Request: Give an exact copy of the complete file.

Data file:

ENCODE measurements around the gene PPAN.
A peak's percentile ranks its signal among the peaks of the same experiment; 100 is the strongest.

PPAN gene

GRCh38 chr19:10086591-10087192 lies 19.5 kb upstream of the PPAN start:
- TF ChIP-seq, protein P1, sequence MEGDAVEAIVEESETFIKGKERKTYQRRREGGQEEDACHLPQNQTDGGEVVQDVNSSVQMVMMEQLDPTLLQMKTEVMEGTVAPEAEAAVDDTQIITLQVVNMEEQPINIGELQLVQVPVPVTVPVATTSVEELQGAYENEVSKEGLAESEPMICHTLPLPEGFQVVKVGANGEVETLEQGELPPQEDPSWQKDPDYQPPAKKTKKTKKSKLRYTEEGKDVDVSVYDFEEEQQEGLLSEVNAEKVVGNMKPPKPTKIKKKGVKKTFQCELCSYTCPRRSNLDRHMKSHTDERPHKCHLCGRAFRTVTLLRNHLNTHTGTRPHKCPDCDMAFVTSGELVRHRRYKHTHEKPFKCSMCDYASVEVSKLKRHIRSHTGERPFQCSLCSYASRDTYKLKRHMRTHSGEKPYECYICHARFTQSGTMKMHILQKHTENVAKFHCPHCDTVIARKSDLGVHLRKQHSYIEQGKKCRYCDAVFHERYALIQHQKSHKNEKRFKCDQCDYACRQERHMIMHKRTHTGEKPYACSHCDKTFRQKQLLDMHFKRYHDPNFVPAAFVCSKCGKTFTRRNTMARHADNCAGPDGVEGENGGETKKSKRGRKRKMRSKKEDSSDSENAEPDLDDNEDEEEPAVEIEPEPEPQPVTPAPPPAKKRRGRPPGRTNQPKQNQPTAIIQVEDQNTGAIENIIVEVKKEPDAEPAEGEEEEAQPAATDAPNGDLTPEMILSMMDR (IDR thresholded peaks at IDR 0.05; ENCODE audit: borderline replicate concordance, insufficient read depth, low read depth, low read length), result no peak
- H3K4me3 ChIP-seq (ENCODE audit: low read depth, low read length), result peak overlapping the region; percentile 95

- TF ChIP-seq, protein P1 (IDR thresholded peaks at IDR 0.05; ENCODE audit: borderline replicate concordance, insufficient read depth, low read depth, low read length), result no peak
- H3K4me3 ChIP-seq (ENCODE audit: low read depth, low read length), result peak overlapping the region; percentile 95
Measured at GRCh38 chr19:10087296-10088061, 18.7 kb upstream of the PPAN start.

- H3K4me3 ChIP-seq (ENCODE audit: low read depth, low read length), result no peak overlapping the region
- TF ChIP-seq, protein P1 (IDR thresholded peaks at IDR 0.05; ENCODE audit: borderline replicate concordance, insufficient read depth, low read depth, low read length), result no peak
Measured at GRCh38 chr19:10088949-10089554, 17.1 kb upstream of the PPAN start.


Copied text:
ENCODE measurements around the gene PPAN.
A peak's percentile ranks its signal among the peaks of the same experiment; 100 is the strongest.

PPAN gene

GRCh38 chr19:10086591-10087192 lies 19.5 kb upstream of the PPAN start:
- TF ChIP-seq, protein P1, sequence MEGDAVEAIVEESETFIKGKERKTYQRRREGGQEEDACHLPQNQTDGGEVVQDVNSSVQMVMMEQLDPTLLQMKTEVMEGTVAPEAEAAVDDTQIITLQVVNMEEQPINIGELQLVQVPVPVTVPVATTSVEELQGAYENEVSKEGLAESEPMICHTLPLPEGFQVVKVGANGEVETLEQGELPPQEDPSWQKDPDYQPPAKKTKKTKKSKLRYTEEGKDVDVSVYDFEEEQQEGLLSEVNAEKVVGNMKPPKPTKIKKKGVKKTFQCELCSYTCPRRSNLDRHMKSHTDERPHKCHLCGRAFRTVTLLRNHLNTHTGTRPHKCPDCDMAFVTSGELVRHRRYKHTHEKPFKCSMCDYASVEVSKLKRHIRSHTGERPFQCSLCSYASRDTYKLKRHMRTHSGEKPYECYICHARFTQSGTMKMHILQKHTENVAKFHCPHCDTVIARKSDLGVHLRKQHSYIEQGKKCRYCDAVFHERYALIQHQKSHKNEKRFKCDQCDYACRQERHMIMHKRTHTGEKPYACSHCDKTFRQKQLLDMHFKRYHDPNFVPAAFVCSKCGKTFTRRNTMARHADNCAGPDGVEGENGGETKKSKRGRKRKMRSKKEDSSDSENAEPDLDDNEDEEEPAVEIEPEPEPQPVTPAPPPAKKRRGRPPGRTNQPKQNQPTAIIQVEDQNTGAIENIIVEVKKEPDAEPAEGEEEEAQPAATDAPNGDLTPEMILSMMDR (IDR thresholded peaks at IDR 0.05; ENCODE audit: borderline replicate concordance, insufficient read depth, low read depth, low read length), result no peak
- H3K4me3 ChIP-seq (ENCODE audit: low read depth, low read length), result peak overlapping the region; percentile 95

- TF ChIP-seq, protein P1 (IDR thresholded peaks at IDR 0.05; ENCODE audit: borderline replicate concordance, insufficient read depth, low read depth, low read length), result no peak
- H3K4me3 ChIP-seq (ENCODE audit: low read depth, low read length), result peak overlapping the region; percentile 95
Measured at GRCh38 chr19:10087296-10088061, 18.7 kb upstream of the PPAN start.

- H3K4me3 ChIP-seq (ENCODE audit: low read depth, low read length), result no peak overlapping the region
- TF ChIP-seq, protein P1 (IDR thresholded peaks at IDR 0.05; ENCODE audit: borderline replicate concordance, insufficient read depth, low read depth, low read length), result no peak
Measured at GRCh38 chr19:10088949-10089554, 17.1 kb upstream of the PPAN start.